The other notable "toy" is the Batwave (which may have actually been made by Mattel). Despite the fact that if Batman loses the Alfred-made Batwave he can pick one up at Wal-Mart, I like how it appears it's going to be used in the context of the actual show. The Bat-Signal does not exist in this world, so Batman must have another way to keep on top of things. Being tapped into the computers at the Gotham City Police Department seems like a good way to do that. Besides it could be worse—Bruce Wayne could be carrying around a bat-shaped cell phone.

Coming back from the technical side, the younger Bruce Wayne also allows for a younger, less-gray Alfred Pennyworth to move a little more into his surrogate father role. The proper Englishman seems comfortable in his role as "father" but is clearly still somewhat uncomfortable with his role as "Batman's butler" and goes out of his way to make sure Master Bruce is taking care of both himself and his secrets. Alastair Duncan brings the faithful butler to life with a mixture of wit and stern concern for the little boy he raised into this still very young man.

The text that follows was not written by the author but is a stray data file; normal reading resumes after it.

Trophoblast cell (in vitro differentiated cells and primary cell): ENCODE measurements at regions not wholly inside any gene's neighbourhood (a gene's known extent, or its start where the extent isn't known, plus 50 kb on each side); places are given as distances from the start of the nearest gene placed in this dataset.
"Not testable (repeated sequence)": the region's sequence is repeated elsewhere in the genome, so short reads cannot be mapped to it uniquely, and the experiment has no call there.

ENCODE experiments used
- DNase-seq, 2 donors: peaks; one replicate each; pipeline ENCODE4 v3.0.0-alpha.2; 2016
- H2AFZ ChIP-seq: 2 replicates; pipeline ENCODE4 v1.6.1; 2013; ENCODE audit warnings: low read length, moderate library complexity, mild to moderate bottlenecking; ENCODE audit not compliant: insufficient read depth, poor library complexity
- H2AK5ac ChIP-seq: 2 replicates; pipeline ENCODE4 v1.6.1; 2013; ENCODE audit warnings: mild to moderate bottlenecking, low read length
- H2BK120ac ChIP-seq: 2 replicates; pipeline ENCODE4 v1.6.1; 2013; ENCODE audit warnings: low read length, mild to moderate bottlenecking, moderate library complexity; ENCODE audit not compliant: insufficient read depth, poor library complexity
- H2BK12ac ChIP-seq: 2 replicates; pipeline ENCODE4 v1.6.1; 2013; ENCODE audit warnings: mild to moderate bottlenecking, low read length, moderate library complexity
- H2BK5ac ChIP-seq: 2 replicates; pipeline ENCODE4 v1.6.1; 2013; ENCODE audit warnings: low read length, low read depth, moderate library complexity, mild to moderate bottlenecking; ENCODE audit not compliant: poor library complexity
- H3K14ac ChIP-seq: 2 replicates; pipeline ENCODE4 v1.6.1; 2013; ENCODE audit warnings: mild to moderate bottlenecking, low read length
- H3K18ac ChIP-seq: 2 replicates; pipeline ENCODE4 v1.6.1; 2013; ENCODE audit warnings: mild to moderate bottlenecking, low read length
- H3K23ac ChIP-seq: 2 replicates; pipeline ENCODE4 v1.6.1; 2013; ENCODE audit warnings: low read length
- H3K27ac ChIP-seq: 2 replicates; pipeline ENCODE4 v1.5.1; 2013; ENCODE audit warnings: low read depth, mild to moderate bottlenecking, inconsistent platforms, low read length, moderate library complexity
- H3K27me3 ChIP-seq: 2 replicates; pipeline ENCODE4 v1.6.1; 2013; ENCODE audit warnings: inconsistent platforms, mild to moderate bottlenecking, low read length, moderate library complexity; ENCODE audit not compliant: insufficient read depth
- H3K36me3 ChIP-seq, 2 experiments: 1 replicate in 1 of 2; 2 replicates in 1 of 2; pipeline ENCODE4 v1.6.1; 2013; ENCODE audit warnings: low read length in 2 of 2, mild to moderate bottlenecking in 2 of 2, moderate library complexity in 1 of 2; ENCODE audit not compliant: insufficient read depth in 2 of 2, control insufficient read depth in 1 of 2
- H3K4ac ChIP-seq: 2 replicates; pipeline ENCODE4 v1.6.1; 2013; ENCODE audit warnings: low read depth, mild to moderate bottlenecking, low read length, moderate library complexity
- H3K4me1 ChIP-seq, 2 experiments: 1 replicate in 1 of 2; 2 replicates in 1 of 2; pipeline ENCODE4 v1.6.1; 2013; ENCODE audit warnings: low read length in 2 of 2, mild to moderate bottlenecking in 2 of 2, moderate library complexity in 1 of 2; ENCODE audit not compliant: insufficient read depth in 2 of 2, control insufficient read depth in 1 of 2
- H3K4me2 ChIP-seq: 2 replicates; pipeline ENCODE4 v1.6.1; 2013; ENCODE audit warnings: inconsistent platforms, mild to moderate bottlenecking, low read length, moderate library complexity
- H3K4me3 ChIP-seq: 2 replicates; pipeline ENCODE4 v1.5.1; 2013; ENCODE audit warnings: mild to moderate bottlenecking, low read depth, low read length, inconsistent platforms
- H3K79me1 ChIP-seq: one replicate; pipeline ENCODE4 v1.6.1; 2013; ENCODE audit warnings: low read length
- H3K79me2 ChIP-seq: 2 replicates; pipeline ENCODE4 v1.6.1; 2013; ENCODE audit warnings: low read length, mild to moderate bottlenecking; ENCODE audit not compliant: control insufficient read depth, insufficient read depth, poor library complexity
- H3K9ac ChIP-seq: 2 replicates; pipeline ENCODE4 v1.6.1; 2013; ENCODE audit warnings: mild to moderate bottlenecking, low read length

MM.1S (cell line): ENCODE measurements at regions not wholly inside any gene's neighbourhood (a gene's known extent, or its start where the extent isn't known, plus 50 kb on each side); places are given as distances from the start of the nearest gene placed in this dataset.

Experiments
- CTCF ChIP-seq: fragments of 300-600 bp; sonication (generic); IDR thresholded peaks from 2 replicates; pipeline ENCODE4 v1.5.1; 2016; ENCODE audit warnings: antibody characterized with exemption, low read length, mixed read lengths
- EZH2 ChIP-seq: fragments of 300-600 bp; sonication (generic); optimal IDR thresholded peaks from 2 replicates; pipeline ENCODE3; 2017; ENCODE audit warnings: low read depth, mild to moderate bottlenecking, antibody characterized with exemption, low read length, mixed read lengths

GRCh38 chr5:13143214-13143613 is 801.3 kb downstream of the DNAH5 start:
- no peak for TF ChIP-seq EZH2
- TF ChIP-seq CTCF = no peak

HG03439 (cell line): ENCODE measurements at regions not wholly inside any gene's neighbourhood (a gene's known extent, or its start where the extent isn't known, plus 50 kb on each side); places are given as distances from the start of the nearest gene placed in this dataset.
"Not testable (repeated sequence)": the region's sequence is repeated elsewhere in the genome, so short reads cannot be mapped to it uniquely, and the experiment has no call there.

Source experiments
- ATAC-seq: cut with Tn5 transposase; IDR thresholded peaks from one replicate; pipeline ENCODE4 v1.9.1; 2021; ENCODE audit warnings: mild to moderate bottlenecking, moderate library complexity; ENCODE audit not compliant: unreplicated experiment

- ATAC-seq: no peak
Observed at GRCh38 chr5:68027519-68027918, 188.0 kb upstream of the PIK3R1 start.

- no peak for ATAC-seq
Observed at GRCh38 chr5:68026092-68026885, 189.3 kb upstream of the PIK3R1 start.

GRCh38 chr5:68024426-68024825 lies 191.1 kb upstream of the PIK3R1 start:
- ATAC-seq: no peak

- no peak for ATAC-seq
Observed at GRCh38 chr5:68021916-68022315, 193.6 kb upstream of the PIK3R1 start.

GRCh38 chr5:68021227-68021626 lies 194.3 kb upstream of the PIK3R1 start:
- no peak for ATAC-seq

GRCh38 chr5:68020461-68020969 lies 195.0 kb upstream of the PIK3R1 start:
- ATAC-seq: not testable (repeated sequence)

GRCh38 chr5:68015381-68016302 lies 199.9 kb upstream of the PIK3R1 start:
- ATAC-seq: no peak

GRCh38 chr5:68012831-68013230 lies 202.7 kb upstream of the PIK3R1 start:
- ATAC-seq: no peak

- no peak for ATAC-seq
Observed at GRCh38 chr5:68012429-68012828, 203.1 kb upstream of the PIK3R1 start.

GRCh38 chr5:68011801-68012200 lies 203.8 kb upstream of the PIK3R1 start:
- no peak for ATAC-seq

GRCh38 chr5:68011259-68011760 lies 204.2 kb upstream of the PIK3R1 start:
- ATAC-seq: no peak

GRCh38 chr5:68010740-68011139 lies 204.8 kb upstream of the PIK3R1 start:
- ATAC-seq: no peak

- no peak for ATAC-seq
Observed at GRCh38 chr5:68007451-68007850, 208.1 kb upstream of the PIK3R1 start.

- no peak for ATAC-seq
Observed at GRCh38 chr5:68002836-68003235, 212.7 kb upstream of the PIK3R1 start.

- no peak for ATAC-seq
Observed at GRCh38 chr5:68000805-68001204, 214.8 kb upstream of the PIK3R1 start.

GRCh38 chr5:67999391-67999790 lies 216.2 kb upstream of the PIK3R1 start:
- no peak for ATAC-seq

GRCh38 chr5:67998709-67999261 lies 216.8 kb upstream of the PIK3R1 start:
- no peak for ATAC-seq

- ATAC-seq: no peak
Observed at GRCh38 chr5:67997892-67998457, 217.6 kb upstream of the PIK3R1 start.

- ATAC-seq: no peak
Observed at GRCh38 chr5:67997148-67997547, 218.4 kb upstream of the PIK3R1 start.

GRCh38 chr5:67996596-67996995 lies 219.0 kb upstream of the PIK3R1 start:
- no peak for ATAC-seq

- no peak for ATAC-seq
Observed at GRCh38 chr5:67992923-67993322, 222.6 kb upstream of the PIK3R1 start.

In this earlier time in Batman's life, the Gotham City Police Department lacks Jim Gordon (or even an Irish police chief) as the head of the police force. Instead we find Chief Angel Rojas giving orders to Detectives Ethan Bennett and Ellen Yin. Bennett and Yin form an interesting tandem that should be fun to watch develop over time. Rojas is clearly supposed to be a somewhat unlikable character and while not despicable, he does nothing to endear himself to the audience.

The Joker is the biggest thing that's going to take some getting used to. Kevin Michael Richardson does a decent job as the Clown Prince of Crime, but his deeper tone of voice coupled with the more maniac design is definitely a departure from what we have seen before. One thing I did like was the establishment of Joker's relationship with Batman. The man in the purple straight jacket rarely needs an overwhelming reason to cause trouble for the decent people of Gotham and he definitely goes that route in his first encounter with the city's would-be hero. The foundation has already been laid for Joker's obsession with all things Batman despite the Dark Knight not sharing his sense of humor. "Yet we're linked, you and I. Like comedy and tragedy—two sides, same coin." This clown is clearly not going to quit until he has the last laugh and gets Batman to share it with him.